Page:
Schedule 4, 'Extending Cape York welfare reform trial', amends section 123UF of the Social Security (Administration) Act 1999 to enable a proposed 12-month extension of the welfare reform trial in the Cape York area. The Cape York welfare reform trial is a partnership between the communities of Aurukun, Coen, Hope Vale and Mossman Gorge, the Australian government, the Queensland government and the Cape York Institute for Policy and Leadership. It aims to restore positive social norms, re-establish local Indigenous authority and support community and individual engagement in the real economy. A key plank of the trial is the Family Responsibilities Commission, established under Queensland government legislation. Local Family Responsibility Commissioners hold conferences with community members, refer people to support services and, when necessary, arrange income management. Currently, a person can only be subject to income management under the trial after a decision by the Family Responsibilities Commission, made before 1 January 2012. This schedule amends the Social Security (Administration) Act 1999 to extend this date to 1 January 2013 to enable income management to continue in Cape York for a further 12 months.

Schedule 5, 'Aboriginal land trusts', amends the Aboriginal Land Rights (Northern Territory) Act 1976 to clarify that the Public Works Committee Act 1969 does not apply to Aboriginal land trusts. The land rights act provides for the establishment of Aboriginal land trusts to hold title to land in the Northern Territory for the benefit of Aboriginal people entitled by Aboriginal tradition to the use or occupation of the land concerned. Land vested in an Aboriginal land trust under the land rights act is held as an estate in fee simple. Since the concept of authorities of the Commonwealth was first introduced into the Public Works Committee Act by way of amendment in 1981, Aboriginal land trusts have not in practice been considered to be Commonwealth authorities to which the Public Works Committee Act applies. The amendment made by this schedule clarifies that Aboriginal land trusts are not authorities of the Commonwealth for the purposes of the Public Works Committee Act.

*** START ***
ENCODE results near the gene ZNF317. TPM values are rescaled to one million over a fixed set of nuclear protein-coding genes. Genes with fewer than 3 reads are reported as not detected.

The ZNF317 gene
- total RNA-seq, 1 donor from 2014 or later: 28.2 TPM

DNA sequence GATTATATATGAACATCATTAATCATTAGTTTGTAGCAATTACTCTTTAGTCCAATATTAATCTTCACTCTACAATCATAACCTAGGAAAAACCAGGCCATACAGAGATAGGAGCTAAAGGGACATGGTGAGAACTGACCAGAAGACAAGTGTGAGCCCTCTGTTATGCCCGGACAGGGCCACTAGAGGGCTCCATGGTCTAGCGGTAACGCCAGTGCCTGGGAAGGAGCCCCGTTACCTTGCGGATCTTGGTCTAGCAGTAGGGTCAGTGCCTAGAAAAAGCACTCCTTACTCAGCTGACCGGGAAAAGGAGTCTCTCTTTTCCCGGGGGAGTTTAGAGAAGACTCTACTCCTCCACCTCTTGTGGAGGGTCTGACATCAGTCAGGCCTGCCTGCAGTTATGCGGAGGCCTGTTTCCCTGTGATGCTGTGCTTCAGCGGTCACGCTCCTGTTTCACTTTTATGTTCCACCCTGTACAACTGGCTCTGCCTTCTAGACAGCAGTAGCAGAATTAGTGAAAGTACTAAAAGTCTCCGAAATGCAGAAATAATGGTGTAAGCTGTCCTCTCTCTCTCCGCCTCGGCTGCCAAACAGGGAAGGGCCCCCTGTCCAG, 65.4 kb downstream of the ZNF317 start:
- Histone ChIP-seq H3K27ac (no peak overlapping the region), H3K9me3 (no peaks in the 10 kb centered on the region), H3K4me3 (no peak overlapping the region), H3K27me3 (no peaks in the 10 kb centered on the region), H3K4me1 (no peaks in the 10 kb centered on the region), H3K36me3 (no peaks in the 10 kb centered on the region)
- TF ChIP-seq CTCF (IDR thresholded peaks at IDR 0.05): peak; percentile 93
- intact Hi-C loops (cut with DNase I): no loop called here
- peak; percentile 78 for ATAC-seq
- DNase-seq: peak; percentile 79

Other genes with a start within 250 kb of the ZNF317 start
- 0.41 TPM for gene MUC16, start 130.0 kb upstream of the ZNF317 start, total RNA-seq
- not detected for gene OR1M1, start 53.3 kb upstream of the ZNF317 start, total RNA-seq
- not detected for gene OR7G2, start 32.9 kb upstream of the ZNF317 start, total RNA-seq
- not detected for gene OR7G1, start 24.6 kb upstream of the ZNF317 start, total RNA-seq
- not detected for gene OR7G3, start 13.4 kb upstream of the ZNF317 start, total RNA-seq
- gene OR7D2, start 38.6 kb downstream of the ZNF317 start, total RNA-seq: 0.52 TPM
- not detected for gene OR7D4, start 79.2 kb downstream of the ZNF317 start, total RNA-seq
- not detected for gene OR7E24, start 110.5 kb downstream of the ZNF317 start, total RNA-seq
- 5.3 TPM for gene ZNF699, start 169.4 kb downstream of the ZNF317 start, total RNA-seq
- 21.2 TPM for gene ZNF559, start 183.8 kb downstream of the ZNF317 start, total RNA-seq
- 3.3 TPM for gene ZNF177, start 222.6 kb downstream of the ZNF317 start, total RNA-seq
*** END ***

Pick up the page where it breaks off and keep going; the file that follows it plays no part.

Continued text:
When the Prime Minister said that the government had lost its way she was right. The government lost its way and now we know that it has lost its way permanently. This bill will see a quarter of a million families worse off; I repeat: one quarter of a million families worse off. Even families struggling to make ends meet on incomes of $45,000 per year will be hit as a consequence of this legislation. Labor has turned its back on families, who will have their payments eroded. Every single family receiving a family tax benefit will be hit by this change; that is some 2.1 million families throughout Australia. At a time when Australian families are struggling with a rising cost of living, cutting $2 billion from family benefits will put many under even more pressure. On top of that, many families with parents earning average wages will lose hundreds of dollars a year through the freezing of the threshold at which families start losing base rate family tax benefit A. Losing this support will hurt families, who have already seen many of their bills increase dramatically in recent years. Since December 2007, electricity prices across Australia have increased by an average of 51 per cent; the overall cost of food has increased in this country by 13 per cent; and education costs such as school fees have increased by an average of 24 per cent across Australia. Measures such as the FTBA and the FTBB, as well as the baby bonus and paid parental leave, are important measures designed to support families. They should not be used to generate savings to sort out the financial recklessness that we have become so used to seeing from this weak government.